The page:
words Alexa Wang
Some people love the idea of having a relaxing bath at the end of a hectic day. So they think of how they can install a tub in their bathroom even if it becomes a bit cramped. It’s a good thing that tubs now come in different sizes, so it is possible to find one that will fit even a small space.
Some tubs need an enclosure, which can take up more space, although it allows you to have a shower with that style of tub.
Some tubs can stand on their own, so you can position it in an area that you like where you will feel the most comfortable.
What you should know about bathtubs that stand on their own?
While bathtubs may look the same, there are actually differences. If you are considering getting one, there are a few things you should know about freestanding baths that can help you decide to choose one.
The term already describes the bath. It stands on its own without support from a surrounding deck or wall. It is more like a traditional large washbasin of old.
While it is still possible to find classic and vintage freestanding baths, the models today are available in various materials, shapes, and sizes. And like any other bathroom fixture, it has its pros and cons. Knowing them will help you decide if a freestanding bath will be more suitable for your needs or not.
Here are the advantages of freestanding tubs:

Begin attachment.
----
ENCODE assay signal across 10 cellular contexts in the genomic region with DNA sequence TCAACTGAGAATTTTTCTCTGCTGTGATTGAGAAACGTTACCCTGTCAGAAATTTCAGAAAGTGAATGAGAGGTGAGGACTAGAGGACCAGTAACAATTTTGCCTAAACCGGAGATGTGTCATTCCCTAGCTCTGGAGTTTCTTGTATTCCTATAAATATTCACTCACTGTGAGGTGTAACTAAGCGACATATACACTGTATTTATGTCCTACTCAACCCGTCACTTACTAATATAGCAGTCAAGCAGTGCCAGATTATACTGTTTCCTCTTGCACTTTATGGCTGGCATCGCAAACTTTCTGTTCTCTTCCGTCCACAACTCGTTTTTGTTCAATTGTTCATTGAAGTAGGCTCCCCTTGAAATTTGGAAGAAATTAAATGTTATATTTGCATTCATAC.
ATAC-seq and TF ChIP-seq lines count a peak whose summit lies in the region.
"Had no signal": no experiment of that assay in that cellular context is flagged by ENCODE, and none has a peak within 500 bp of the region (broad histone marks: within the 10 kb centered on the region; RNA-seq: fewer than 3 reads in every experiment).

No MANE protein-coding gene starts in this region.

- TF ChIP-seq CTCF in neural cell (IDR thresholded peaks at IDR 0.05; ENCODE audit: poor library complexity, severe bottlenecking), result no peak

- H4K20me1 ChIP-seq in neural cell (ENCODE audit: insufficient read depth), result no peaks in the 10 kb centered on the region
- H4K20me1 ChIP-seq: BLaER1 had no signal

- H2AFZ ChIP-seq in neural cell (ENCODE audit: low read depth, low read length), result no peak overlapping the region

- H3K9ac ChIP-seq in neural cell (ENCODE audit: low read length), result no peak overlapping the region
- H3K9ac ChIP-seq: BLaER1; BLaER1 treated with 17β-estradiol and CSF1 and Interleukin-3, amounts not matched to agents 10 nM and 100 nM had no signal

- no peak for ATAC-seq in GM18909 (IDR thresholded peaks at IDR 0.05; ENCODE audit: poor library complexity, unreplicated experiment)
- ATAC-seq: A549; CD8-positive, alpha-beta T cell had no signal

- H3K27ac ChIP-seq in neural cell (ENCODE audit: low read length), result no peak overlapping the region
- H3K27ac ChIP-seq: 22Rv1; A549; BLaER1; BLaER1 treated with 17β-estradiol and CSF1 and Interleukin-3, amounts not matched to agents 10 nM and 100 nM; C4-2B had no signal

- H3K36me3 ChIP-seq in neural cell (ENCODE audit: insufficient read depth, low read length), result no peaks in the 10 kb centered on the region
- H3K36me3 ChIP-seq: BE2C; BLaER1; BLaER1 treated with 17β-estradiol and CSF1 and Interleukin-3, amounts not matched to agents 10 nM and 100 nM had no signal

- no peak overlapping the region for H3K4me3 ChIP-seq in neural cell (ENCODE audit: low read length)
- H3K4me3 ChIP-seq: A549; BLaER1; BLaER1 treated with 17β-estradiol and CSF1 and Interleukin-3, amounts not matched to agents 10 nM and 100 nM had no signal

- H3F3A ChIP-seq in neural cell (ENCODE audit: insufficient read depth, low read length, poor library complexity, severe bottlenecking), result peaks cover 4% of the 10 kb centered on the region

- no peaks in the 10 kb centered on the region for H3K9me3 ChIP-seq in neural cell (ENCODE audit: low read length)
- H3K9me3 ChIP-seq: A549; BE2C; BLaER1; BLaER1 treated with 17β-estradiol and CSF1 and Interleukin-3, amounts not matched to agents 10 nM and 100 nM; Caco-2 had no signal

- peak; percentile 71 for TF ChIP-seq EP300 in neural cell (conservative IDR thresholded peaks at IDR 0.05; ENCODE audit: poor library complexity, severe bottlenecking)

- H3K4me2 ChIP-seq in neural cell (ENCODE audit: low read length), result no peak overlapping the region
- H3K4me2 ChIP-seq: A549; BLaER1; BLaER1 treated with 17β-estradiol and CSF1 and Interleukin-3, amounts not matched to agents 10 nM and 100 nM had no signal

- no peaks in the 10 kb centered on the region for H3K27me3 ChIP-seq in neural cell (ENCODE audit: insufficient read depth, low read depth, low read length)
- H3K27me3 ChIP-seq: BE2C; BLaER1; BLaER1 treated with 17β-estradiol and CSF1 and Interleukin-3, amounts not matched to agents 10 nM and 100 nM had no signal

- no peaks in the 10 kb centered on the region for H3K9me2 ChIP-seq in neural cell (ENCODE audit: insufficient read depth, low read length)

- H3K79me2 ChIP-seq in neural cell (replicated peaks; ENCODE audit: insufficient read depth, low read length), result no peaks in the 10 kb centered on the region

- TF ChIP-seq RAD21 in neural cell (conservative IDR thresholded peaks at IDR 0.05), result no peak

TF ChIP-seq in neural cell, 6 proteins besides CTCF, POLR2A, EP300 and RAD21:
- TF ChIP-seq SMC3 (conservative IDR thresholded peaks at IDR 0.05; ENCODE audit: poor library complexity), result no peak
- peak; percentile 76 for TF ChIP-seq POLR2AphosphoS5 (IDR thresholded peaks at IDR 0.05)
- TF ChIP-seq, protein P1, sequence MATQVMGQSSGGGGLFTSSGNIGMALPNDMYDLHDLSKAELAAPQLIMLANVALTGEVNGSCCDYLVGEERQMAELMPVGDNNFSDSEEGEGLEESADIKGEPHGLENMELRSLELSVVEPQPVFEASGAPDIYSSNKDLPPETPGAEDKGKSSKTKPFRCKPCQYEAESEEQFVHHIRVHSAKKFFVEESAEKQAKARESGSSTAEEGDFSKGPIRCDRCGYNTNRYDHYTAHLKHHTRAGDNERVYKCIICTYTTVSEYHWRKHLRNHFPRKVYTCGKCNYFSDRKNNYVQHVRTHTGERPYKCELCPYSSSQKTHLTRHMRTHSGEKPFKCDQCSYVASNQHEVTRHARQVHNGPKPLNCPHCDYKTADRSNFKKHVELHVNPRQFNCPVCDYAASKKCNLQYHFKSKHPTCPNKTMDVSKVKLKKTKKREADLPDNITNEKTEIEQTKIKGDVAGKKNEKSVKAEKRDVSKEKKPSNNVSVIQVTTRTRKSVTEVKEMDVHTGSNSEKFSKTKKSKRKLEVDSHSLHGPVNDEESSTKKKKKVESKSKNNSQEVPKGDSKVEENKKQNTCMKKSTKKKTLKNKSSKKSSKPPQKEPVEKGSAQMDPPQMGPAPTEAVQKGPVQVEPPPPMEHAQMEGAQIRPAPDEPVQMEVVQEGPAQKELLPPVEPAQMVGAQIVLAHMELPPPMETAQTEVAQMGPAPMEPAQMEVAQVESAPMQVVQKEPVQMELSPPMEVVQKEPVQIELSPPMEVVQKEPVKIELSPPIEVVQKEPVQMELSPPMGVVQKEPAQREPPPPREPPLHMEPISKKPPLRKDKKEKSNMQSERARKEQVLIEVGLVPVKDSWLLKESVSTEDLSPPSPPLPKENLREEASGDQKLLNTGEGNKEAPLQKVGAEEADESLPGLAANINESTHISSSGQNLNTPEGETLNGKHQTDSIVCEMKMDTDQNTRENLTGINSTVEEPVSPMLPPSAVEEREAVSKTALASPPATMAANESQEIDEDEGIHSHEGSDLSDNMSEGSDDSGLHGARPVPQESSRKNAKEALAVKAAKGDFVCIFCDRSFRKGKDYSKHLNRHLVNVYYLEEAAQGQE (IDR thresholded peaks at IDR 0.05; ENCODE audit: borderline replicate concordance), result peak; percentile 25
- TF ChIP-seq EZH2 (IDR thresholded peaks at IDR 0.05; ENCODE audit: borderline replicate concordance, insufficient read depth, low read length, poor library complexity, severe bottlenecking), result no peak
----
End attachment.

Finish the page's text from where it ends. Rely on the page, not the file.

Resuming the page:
- The appearance is stylish, dramatic and eye-catching
- Available in different materials and finishes
- Creates an illusion of bigger space
- Easier to move or replace without damaging bathroom structure
- More location options in the bathroom
- No additional tiling or framing that requires skilled plumbing services
- Easier to clean; does not have grout lines
Disadvantages of freestanding tubs
- Limited storage space for bath paraphernalia
- Heavier, so the bathroom floor may need extra reinforcement
- May hinder access for people with disabilities because they are higher and grab bars cannot be installed
- The price of the tub and the installation costs are higher
- Space consuming because they are larger
- Combining the tub with a shower is difficult
The flexibility of its appearance is one of the major selling points of a freestanding bath. They come in oval, rectangle, round, and square shapes. There are other unique shapes as well.
You can get a slipper tub that has one end higher than the other so you can recline in comfort. A roll-top model has rolled edges so that the finish is smoother. A clawfoot model has various styles of feet to raise the tub and keep its bottom off the floor.
A freestanding tub may also have a decorative base, pedestal or cladding, which can serve as storage space for your bath essentials.
Before you purchase a freestanding bath, consider your bathroom’s size. You should have at least an allowance of three to six inches on each side. Measure your doors, stairways, and hallways to ensure that the tub will pass through them without damaging your doors, stairs or hallway walls.